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CRM market growing at 23% in 2007

Gartner released their CRM report, stating that the CRM market was growing with 23% in 2007.
SAP leads the pack followed by Oracle (Siebel, PeopleSoft) and

Report says that (CRM) customers are more and more looking for social networking and related technologies. This will help players that actively develop into this direction (like and Oracle). Amdocs - No. 4 in the market - might suffer from this trend with a missing CRM 2.0 strategy.

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Friday, July 4, 2008

Apple's customer experience

I just read an article about Apple that was confusing me because they for sure create a fantastic product experience, but they are probably the most un-collaborative (does this word exist?!) company in this arena. Apple is actually doing everything possible to not communicate with its customers. Their policy is to keep everything product related as secret as possible. Even different departments within the company do not know what the others are doing. That avoids that somebody gets the full picture of a new product and accompanied with strict prohibitions in the employees contracts about what they are allowed to talk and to whom, it allows Apple to gain a competitive advantage that is massive (expected three years for the iPhone). When products leave the labs at apple, they are extremely stable and have only few bugs (although they are found quickly and the example of the iPod battery shows that consumers are able to strike back...).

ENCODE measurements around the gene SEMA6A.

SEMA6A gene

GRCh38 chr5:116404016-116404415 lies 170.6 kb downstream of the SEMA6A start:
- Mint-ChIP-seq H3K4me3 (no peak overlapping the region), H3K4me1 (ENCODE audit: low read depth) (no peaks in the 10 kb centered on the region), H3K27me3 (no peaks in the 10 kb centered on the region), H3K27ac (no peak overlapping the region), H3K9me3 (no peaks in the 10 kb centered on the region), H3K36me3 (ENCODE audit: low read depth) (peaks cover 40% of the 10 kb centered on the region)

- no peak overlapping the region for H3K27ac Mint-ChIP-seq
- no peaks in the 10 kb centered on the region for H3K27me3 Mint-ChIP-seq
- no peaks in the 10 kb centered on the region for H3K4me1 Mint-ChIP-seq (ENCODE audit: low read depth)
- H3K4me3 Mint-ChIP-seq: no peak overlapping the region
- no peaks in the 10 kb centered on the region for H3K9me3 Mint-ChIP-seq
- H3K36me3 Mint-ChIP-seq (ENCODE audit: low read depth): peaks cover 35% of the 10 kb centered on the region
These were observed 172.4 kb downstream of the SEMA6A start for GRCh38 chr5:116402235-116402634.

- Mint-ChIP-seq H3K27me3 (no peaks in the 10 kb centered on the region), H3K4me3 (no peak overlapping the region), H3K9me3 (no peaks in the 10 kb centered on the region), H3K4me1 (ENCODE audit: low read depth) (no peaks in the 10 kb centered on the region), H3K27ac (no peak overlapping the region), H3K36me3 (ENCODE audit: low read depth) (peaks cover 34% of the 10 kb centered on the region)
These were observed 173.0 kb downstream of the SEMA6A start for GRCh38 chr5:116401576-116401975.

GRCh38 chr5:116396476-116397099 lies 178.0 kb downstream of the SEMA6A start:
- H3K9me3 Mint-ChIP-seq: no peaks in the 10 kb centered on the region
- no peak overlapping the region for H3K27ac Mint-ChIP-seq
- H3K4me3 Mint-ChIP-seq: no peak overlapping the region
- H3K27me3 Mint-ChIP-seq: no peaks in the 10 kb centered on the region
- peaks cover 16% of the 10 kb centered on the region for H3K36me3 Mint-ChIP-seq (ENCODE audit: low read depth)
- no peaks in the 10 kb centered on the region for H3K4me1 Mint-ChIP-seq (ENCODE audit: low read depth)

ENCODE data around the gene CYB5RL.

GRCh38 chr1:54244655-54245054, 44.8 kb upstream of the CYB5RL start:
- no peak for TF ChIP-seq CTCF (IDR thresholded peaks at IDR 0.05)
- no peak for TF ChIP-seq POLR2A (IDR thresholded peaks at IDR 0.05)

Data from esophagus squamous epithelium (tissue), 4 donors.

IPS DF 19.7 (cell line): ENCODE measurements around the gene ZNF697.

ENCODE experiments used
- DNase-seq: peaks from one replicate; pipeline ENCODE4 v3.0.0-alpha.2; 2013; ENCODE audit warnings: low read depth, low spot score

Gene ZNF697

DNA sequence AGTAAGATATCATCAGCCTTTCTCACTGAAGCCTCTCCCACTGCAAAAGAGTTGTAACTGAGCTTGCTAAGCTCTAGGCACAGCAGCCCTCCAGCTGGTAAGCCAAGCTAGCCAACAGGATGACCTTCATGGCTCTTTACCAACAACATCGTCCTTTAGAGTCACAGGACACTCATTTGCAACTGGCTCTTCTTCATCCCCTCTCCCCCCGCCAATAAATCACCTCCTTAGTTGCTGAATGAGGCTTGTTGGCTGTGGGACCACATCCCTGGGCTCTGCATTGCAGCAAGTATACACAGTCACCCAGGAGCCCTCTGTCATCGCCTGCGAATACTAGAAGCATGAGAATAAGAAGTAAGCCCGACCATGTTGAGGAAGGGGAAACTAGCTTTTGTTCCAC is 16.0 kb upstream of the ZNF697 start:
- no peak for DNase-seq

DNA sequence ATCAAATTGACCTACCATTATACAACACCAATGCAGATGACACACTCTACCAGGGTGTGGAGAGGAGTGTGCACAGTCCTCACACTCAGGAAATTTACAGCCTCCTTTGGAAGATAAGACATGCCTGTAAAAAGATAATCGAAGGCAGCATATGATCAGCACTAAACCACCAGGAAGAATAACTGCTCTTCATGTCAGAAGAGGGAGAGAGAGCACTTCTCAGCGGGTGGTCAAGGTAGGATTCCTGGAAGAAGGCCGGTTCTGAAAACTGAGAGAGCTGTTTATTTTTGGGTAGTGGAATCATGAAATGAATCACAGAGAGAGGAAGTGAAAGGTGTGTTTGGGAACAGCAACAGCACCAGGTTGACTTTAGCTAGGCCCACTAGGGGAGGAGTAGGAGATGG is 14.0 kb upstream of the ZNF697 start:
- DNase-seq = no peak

The buzz that is created by new apple products allows Steve Jobs to leave customers in the dark during the development process without harvesting the negative feedback that everybody would expect. While Google motto is "Don't be evil", it looks like Apple's is the opposite. The leadership methods of Apple are antipodal to the open and collaborative ones that are common in most of the Hi-Tec and Software companies these days.
Interesting enough - Apple is tremendously successful with this strategy, gaining more and more market space from companies like Microsoft that recently started to open up to it's customers. Is this just an exception or will this market - which seems to be a precursor for CRM 2.0 strategies - fall back into traditional ways of leadership and marketing?

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Undergoing MyBlogLog Verification

Paul found a nice app to create a tag cloud from any text or website/blog with RSS feeds.

Wednesday, July 2, 2008

CRM market still growing fast

AMR says the market for CRM software will grow with double digit rates.
This is pretty interesting given the fact that so many CRM projects still fail... Do companies realize that buying a CRM software is not sufficient to be successful?

What about the required changes to company strategy and employee behavior? According to AMR the Web 2.0 technology is mostly demanded in the SFA arena - but what about service and support? What about marketing and innovation?

Let's hope the software vendors get the basics right so that users of their platforms will finally be able to focus on the required strategic and behavioral changes towards CRM 2.0...